View Single Post
Old 03-21-2020, 09:00 AM
filmstar-en is online now
Join Date: Aug 2013
Posts: 980
The term 'single payer', seems ambiguous and misleading.

It suggests one party picks up the bill for all health care expenses. If the final bill of split between various insurance companies, the state and individually by the patient then it is clearly not single payer.

But then the UK NHS is not strictly single payer because patients have to make a small standardised payment for drug prescriptions made by GP's if they are not in a group for which it waived is (retired, unemployed, etc) Though, with that caveat, the rest of it is single payer and almost universal. Prescription charges were a controversial issue when they were introduced soon after the NHS was founded, because they represented a potential erosion of the principle of free health care financed by the state summarised as “to provide care based on need and free at the point of delivery”.

However, the universal systems need some way of moderating the consumption of their services. A side effect of universality is that some patients can get very psychologically addicted to healthcare and can consume disproportionate amounts of medical resources for conditions may be arise from social factors. While the UK has drug prescription charges, some other universal systems charge per doctor visit.

So a pedant may claim that there is no such thing as a single payer system. But aside from these modest standard prescription payments (currently £9) the expectation is the all health care costs are picked up by the state, financed through general taxation. NHS patients seldom, ever, see any other kind of medical bill. From a patients point of view it is very simple indeed: the government picks up the tab. It is regarded as a fundamental right.

This article makes some broad comparisons: the Beveridge single payer model in the UK, the Bismark state and employer insurance financed universal model found in Europe, the Canadian state financed insurance model and various hybrid systems. Then there is the pay out of pocket model, for the poorest countries with little public health care. The US is a bit of an exceptional amongst developed economies.

Reid explains the US system it quite succinctly:

"These four models should be fairly easy for Americans to understand because we have elements of all of them in our fragmented national health care apparatus. When it comes to treating veterans, we’re Britain or Cuba. For Americans over the age of 65 on Medicare, we’re Canada. For working Americans who get insurance on the job, we’re Germany."

Does it make a difference when dealing with a pandemic? You bet it does. The US does not have the advantage of a centralised healthcare system with the machinery in place to marshal resources effectively. It became log jammed. No standard virus tests and states petitioning the federal government for resources. Healthcare provision is also very patchy. In some places it the best in the world, other places health care is like some undeveloped economy and that is an Achilles heel The virus does not discriminate between rich and poor and there are a huge number of people in the US without access to affordable healthcare.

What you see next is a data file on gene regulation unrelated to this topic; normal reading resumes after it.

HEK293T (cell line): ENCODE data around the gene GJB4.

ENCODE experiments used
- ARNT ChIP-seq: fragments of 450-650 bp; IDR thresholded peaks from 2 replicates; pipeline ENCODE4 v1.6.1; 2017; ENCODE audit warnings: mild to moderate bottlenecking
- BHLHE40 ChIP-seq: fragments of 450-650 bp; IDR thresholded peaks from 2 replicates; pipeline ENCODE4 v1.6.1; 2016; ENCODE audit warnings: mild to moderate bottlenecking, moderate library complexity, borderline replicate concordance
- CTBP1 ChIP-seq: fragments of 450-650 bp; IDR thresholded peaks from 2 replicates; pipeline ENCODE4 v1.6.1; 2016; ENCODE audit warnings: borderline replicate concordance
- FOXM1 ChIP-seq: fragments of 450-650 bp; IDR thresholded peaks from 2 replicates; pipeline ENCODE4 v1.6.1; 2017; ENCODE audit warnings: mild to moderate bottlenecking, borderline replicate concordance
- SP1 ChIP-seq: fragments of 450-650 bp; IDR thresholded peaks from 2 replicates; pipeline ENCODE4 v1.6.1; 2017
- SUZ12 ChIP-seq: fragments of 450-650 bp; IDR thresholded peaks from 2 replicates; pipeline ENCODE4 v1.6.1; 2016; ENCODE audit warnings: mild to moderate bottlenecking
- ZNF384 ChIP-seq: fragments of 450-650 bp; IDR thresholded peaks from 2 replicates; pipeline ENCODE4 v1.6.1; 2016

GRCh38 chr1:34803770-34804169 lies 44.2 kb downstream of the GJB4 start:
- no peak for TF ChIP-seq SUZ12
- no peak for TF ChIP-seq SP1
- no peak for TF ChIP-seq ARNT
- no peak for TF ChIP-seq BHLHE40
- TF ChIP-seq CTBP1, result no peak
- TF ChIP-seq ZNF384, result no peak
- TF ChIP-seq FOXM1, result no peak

China, another very large country with a developed economy. But with a centralised state health care system under political control. It fared much better. They almost lost control in the early stages of the pandemic, but managed to recover the situation because they realised their mistake and acted quickly and decisively to put it right. They tested, they quarantined, they locked down. Other countries are trying to do the same and a centralised health care system is a very useful lever to pull to get the machinery in gear to deal with this emergency. I think the UK nearly lost the plot when there was briefly a debate about 'herd immunity', but they seem to be doing the right things now.

The question I have is what about the nations without an effective health care system, which is most of the world. This virus could become endemic, just comes and goes with the seasons. For such countries, I guess they will wait for a cheap enough vaccine to becomes available for a national programme, like for other diseases. Until then, countries that have it under control will test everyone coming across their borders, quarantining and vaccinating those that have it. That kind of presupposes you can have effective border control and a test that is quick and accurate.

International travel could become a lot more complicated than it is at the moment.....or rather was, until a couple of weeks ago.